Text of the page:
fresh voices from the front lines of change







Quiz time: Which president said this?

I think that some of the people who are objecting the most and just refusing even to accede to the idea of ever getting any understanding, whether they realize it or not, those people, basically, down in their deepest thoughts, have accepted that war is inevitable … Well, I think as long as you’ve got a chance to strive for peace, you strive for peace.

President Barack Obama about the Iran deal?

Nope. Ronald Reagan, throwing shade to the right wing after he forged the Intermediate-Range Nuclear Forces Treaty with Mikhail Gorbachev, the first treaty to reduce nuclear arms.

Though don’t blame yourself for being confused. Obama was channeling Reagan last week when he said:

What I haven’t heard is, what is your preferred alternative? … There really are only two alternatives here: Either the issue of Iran obtaining a nuclear weapon is resolved diplomatically through a negotiation, or it’s resolved through force, through war … If the alternative is that we should bring Iran to heel through military force, then those critics should say so.

Republicans have criticized Obama, and his secretary of state John Kerry, because he didn’t walk out on the Iran talks the way Reagan walked out on Gorbachev at the ill-fated Reykjavik summit. But as I detailed in this Real Clear Politics piece, Reykjavik is the beginning of the story, not the end.

Yes, Reagan walked out because he wouldn’t accept Gorbachev’s demands that he relegate his space-based missile defense scheme known as the Strategic Defense Initiative to laboratory research for 10 years. But that whole meeting was, as The Washington Post put it at the time, a “bizarre” amateurish spectacle, with unprepared American negotiators reacting haphazardly to Soviet concessions by tossing off heady ideas that had not been vetted internally or with allies. (At one point Reagan blurted out that he was willing to eliminate all nuclear weapons, and Gorbachev agreed. But when our European allies heard about it, they panicked that Reagan was interested in throwing away their security blanket.)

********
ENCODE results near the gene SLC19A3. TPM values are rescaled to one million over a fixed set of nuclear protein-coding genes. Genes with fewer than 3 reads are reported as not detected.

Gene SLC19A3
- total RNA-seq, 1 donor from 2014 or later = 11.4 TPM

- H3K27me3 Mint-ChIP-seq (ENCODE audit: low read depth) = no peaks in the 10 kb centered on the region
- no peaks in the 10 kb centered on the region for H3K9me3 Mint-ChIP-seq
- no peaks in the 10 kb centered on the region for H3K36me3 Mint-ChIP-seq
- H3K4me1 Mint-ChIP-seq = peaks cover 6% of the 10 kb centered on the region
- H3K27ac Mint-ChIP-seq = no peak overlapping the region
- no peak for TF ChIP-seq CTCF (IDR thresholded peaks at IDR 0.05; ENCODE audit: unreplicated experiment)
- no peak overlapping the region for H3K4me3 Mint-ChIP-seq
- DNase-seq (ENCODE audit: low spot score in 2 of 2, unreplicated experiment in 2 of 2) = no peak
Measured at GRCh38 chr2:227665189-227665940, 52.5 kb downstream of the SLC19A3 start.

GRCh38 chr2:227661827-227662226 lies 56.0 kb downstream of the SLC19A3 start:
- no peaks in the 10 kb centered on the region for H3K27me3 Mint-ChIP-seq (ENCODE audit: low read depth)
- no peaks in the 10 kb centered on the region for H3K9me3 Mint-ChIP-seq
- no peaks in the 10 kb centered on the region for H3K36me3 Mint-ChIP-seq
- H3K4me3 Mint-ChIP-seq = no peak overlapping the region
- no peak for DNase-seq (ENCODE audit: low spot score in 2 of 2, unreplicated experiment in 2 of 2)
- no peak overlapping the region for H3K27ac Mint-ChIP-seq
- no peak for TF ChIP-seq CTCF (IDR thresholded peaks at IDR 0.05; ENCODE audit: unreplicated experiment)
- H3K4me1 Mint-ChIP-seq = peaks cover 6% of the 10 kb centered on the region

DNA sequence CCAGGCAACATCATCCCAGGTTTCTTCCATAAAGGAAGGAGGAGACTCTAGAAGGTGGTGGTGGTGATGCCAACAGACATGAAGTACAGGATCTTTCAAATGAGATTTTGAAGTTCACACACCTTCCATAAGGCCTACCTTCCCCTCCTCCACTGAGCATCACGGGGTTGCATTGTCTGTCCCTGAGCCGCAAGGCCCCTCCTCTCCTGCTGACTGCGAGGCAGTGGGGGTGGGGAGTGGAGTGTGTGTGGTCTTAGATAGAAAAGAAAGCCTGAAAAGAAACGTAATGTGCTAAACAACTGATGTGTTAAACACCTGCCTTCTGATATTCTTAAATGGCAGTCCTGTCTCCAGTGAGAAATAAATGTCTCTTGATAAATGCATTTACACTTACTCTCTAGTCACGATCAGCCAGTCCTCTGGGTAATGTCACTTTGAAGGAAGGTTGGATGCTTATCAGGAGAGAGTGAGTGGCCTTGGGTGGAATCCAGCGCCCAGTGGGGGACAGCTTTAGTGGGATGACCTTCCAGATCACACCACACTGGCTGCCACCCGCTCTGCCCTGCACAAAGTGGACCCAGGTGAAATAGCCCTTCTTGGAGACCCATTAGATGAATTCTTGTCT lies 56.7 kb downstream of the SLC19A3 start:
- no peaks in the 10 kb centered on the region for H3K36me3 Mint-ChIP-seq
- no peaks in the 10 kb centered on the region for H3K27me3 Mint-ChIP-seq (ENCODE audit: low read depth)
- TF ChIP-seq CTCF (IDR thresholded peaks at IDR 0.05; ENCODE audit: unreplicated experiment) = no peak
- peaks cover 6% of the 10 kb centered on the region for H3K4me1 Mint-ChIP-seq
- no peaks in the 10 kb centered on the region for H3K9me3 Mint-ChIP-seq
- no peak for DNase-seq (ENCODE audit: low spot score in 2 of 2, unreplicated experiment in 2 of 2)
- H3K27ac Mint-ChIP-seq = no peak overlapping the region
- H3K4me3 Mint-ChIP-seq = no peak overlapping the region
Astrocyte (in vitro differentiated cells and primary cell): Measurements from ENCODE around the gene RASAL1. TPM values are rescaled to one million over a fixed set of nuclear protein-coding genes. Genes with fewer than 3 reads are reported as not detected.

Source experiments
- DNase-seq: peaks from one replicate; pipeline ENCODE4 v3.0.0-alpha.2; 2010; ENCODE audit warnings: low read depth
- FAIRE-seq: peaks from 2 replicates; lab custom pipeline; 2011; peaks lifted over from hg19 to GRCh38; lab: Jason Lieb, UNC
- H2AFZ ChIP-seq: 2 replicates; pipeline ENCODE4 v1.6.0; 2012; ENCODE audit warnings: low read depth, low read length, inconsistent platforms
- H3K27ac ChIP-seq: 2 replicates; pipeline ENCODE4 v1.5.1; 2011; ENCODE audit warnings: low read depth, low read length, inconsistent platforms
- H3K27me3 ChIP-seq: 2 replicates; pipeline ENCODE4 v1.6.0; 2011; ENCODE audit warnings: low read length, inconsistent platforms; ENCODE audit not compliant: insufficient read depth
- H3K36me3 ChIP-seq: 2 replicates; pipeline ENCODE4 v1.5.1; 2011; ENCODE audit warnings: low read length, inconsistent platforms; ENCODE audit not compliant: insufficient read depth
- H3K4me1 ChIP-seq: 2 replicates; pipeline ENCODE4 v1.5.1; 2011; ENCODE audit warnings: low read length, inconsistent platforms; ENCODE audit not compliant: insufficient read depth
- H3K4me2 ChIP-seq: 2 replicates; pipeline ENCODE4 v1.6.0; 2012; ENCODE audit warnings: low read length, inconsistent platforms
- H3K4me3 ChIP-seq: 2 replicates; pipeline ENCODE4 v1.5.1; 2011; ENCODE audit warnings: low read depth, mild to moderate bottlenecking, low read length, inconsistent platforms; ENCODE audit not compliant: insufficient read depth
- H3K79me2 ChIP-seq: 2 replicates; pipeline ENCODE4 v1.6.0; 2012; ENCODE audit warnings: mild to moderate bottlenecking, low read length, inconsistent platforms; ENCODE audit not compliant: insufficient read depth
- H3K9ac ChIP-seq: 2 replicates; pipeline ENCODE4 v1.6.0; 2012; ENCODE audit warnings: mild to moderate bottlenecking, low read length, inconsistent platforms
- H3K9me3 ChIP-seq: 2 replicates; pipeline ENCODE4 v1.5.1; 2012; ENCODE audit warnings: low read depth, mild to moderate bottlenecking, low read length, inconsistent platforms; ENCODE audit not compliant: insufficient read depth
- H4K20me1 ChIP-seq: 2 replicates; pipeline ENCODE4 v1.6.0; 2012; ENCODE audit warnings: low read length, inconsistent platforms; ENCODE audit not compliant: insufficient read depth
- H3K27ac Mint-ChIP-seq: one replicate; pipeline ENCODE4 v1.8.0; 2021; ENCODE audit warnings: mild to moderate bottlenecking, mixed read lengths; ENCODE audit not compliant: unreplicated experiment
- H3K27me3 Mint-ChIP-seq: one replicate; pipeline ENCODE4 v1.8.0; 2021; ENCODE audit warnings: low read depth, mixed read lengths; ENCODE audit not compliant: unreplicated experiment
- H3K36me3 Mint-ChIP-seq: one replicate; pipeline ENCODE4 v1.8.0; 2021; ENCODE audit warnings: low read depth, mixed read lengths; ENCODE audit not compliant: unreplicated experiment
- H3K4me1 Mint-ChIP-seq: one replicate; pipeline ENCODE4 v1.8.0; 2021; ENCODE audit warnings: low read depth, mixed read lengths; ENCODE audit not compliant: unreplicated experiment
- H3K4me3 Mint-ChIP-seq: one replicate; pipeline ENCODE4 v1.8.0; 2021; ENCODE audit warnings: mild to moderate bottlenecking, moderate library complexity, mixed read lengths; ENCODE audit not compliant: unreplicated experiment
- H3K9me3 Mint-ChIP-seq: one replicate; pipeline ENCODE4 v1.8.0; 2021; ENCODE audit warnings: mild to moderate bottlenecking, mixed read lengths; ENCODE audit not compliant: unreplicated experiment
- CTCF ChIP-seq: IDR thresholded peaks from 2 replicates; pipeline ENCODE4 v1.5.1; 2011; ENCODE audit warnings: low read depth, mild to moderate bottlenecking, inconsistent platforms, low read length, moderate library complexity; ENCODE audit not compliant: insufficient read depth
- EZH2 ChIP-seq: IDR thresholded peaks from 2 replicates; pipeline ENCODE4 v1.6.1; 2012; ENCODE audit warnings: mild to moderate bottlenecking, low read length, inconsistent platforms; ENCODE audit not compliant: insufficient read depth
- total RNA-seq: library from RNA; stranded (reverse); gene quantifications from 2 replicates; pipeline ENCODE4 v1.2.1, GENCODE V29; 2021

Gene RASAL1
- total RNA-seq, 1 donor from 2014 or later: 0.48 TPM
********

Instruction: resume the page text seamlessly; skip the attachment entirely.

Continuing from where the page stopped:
Reagan’s walkout did not put the Soviets in their place. It merely brought both parties back to reality. Gorbachev and his aides concluded that Reagan’s “Star Wars” dream was a waste of money (something Gorbachev would later tell Reagan to his face), and wasn’t worth worrying about. Four months after Reykjavik, Gorbachev proposed the elimination of mid-range nuclear weapons, and Reagan quickly agreed.

At the time, conservatives did not praise Reagan for saving SDI. (And in hindsight, knowing that SDI never came to fruition, it seems a silly thing to have made non-negotiable.) Instead, conservatives were mad that Reagan traded away missiles in Europe that could reach Moscow in minutes, and were generally unnerved by the rapprochement with the USSR.

So Reagan called them out as hell-bent on war, put Republicans in their place, and got the treaty ratified.

Obama may not have stormed out of a meeting, but Iran talks were put on ice for 15 months during his first term, when he and our allies were unimpressed with what Iran was offering. Unlike Reykjavik, Obama worked with our allies throughout the negotiation process. Then pressure on Iran was intensified with sanctions.

Similar to how the Soviets experienced a power shift with the rise of Gorbachev, Iran presented a new face with the presidential election of Hassan Rouhani. Suddenly, the prospects for intrusive inspections and the disabling of key parts of Iran’s nuclear infrastructure became more realistic and worth negotiating in person.

What Reykjavik accomplished was getting the leaders of the world’s superpowers in the same room and share that they both actually wanted to reduce, if not eliminate, nuclear weapons. Despite the acrimonious end, Reagan and Gorbachev learned it was worth talking to the other. The elements of common ground were put on the table, and set the stage for an eventual agreement.

Obama is walking in Reagan’s path.

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